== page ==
Alternative Cooling Method

By Berzer ยท 5 replies
Dec 29, 2007
  1. i'm fairly new to all of the new cooling ideas, like water cooling. Seeing as how the water coolers run with a radiator, couldn't you modify an air conditioner to flow into your computer? I have a window unit that runs directly next to my computer and i started thinking, couldnt i just build something that runs cool air into my case from the window unit. Or does it need to go directly onto the Cpu and video cards to make the cooling effective. can anyone think of a negative reason not to do this?
  2. pdyckman@comcas

    pdyckman@comcas TS Rookie Posts: 527

    I have thought of the A/C idea too. As long as you can get the cool air into the case, it should work.
  3. Phil Harris

    Phil Harris TS Rookie Posts: 22

    Pointing the output from an A/C unit into the computer will work to reduce the ambient temperature inside the case, and as such will make everything run colder.
    A word of caution regarding condensation is necessary however. If the components are hot, and they meet very cold air then condensation will form. This condensation will cause water droplets to appear on your motherboard and anything that gets warm.
    There are two solutions to this. The first is to insulate the vulnerable parts with special waterproof coatings, this is messy and needs a lot of care with it's application. The second way is to not try to reduce the temperature so much as to allow condensation to form.
    The amount you can get away with depends on a lot of factors, especially how much moisture is in the air. If you live where there is high humidity, you might only be able to reduce temps by a few degrees, in a drier climate, up to about 10c could be possible.
    One way to test this is to fill a glass with water at around 60c and place it in the path of the cold air, this will illustrate the risk for your particular environment.
  4. Berzer

    Berzer TS Rookie Topic Starter Posts: 31

    thanks for the helpful information. that's a really good cautionary idea. i never thought about the condensation possiblility. i guess with such a large source of cold air it would almost over power the system. i live in the south and our humidity is always high so i know i would have condensation issues. probably not a good idea.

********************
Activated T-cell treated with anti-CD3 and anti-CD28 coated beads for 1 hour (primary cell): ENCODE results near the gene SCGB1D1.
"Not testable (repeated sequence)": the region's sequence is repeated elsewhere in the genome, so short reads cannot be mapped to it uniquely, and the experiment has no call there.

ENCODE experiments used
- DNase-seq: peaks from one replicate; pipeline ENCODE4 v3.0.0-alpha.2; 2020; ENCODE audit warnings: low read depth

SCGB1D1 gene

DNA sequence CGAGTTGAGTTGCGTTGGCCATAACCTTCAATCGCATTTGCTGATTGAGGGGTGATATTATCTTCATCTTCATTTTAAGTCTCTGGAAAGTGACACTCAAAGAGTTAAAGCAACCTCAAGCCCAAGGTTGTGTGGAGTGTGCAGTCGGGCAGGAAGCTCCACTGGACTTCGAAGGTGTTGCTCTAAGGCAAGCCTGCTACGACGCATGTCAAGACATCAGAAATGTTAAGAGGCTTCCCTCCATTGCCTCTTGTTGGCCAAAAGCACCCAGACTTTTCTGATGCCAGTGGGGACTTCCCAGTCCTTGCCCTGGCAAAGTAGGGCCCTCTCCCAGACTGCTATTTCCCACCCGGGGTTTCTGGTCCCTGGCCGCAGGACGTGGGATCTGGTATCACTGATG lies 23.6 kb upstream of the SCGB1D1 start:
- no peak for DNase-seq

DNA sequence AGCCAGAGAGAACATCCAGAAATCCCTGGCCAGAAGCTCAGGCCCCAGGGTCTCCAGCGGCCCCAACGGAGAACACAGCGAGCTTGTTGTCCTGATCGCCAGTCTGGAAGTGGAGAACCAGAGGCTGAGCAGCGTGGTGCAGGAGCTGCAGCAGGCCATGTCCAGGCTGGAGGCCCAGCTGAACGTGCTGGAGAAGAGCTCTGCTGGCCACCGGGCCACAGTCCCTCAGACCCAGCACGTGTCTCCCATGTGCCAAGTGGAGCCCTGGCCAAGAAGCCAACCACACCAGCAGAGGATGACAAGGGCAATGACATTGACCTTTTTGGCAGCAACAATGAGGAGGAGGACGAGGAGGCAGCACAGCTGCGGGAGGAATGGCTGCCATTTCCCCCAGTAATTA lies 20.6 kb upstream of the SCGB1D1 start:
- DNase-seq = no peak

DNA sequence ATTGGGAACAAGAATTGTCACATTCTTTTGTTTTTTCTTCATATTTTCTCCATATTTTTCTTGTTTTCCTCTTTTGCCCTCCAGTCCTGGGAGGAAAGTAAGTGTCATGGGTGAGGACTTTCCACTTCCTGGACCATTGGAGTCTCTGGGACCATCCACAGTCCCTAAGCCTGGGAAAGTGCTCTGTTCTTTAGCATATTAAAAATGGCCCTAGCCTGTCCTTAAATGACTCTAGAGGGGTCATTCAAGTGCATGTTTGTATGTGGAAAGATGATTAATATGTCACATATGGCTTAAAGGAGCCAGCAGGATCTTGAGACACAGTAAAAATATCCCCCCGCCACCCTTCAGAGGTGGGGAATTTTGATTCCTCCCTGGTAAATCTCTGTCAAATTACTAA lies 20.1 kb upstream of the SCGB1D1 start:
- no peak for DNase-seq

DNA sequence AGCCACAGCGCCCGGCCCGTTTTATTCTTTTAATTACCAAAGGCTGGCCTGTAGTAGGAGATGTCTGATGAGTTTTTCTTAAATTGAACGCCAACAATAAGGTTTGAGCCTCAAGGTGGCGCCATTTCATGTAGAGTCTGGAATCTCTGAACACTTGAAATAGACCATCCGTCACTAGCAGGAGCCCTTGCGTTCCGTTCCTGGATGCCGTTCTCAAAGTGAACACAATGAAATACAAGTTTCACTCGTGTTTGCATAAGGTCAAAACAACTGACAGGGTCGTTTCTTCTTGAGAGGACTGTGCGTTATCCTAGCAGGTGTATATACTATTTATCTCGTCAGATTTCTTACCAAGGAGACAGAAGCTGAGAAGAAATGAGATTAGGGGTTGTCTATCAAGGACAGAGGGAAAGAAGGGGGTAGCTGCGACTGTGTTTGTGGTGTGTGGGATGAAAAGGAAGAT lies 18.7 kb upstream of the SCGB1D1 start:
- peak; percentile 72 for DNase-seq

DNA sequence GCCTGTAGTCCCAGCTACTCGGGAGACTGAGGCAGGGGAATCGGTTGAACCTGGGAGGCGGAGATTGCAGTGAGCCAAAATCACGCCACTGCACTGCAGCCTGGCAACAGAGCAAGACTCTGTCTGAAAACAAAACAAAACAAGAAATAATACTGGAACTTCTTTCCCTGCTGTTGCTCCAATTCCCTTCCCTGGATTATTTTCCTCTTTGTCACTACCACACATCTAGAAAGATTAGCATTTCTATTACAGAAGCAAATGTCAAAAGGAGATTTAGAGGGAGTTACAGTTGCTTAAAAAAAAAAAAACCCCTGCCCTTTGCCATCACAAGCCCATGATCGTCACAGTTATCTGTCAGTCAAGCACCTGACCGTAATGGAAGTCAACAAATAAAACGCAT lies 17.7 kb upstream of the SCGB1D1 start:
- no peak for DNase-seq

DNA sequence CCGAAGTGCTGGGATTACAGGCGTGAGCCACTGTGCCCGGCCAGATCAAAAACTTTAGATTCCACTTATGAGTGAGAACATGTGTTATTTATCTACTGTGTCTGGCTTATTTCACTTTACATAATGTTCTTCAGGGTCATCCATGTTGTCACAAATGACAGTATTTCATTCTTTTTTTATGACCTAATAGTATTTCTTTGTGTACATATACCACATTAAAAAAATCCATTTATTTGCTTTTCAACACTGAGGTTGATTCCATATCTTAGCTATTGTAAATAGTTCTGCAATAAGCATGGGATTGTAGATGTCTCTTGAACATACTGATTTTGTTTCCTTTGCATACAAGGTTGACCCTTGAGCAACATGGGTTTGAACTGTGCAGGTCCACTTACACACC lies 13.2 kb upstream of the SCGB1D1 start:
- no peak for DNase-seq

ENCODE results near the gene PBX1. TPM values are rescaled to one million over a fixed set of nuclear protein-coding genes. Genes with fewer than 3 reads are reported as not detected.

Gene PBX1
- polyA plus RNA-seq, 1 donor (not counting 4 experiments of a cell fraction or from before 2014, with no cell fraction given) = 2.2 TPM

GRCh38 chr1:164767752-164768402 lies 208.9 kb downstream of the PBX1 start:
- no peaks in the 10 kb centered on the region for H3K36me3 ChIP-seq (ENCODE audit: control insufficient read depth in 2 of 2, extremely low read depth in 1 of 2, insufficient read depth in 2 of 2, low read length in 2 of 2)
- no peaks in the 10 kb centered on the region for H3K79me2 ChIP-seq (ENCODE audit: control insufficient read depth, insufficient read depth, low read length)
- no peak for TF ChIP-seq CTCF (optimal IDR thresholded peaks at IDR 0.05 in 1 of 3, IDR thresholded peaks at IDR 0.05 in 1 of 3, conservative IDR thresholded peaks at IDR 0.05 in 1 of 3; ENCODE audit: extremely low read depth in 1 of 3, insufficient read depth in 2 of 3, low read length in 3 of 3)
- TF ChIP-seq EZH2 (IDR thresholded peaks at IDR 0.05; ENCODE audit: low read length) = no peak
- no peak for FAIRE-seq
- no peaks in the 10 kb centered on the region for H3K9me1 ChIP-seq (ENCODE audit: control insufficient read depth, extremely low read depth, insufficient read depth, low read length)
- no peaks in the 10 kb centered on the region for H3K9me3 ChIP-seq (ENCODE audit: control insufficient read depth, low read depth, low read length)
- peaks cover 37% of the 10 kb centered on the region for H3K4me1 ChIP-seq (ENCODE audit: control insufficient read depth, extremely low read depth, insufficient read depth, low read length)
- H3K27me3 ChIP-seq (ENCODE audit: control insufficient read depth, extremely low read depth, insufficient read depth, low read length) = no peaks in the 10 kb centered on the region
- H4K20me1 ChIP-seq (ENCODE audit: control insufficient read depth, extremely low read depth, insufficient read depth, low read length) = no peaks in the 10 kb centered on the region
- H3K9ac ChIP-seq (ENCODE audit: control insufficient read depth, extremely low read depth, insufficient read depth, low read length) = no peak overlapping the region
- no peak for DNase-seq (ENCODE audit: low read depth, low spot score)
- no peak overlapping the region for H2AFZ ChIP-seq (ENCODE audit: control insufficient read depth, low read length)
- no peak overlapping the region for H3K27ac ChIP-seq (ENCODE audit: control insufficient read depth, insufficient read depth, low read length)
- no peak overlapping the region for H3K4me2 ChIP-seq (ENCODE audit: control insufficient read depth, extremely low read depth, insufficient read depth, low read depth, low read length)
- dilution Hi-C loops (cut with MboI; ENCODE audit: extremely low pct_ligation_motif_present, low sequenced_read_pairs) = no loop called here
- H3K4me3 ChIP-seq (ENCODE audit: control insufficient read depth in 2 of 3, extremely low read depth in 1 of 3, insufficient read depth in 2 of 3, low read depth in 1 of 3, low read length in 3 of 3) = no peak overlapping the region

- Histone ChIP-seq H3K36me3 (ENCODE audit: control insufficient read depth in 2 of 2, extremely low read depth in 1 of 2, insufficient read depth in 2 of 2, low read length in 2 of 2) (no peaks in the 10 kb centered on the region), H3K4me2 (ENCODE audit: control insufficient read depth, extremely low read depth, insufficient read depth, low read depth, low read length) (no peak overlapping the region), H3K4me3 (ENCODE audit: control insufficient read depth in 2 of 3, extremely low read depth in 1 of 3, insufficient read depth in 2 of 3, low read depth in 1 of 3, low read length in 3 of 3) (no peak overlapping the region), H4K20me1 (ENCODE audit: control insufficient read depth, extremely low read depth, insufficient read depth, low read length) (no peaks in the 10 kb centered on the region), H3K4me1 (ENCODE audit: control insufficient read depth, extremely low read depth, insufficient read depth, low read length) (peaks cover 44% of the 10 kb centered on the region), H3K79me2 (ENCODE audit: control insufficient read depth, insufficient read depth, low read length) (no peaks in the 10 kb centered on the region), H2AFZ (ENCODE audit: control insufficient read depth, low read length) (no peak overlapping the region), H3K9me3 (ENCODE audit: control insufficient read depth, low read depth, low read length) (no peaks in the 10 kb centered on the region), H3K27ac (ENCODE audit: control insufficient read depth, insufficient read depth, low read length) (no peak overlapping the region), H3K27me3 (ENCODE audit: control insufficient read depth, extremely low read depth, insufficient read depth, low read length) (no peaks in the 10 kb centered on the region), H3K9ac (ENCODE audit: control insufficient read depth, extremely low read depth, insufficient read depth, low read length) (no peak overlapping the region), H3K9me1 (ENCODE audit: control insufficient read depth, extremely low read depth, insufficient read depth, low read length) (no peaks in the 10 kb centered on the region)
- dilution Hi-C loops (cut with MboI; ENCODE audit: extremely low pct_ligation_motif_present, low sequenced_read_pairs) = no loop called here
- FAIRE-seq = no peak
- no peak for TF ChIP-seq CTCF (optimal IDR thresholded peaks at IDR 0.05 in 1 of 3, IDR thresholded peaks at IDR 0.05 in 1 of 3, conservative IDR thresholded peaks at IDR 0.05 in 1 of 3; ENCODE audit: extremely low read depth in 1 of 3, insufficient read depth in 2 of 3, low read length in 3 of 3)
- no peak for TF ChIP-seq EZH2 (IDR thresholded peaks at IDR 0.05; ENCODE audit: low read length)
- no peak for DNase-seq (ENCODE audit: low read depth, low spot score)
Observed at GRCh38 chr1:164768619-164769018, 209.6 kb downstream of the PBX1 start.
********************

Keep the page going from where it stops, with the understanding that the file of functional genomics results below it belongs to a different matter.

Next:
5. PBNinja101

    PBNinja101 TS Rookie Posts: 48

    phase changing cooling FTW!

    Expensive, but u can get ur CPU to run at negative temps ;)

  6. SNGX1275

    SNGX1275 TS Forces Special Posts: 10,742   +422

    You won't get condensation blowing cold air on warm components, just pure physics/chemistry there. Another thing is window AC units run warm air over cold coils then blow the air out, so inherently the humidity going into the AC is greater than going out.

    I would only expect condensation if you take a cold PC and remove it from the AC vent, allowing warmer, humid air to be sucked in and blown against the components. Because in that instance you have cold components doing the same thing the cold coils do in an AC unit.

    If you stick a 60C water glass in the path of cold AC as said above, absolutely nothing will happen except your 60C water glass will get colder. What will get condensation is if you take a colder glass of water, and set it in a 75F room with some humidity. For condensation to happen the temperature of the object that has condensation form has to be at or below the Dew Point. You don't get this from taking a hot object to cool environment.
Topic Status:
Not open for further replies.

Similar Topics

Add your comment to this article

You need to be a member to leave a comment. Join thousands of tech enthusiasts and participate.
TechSpot Account You may also...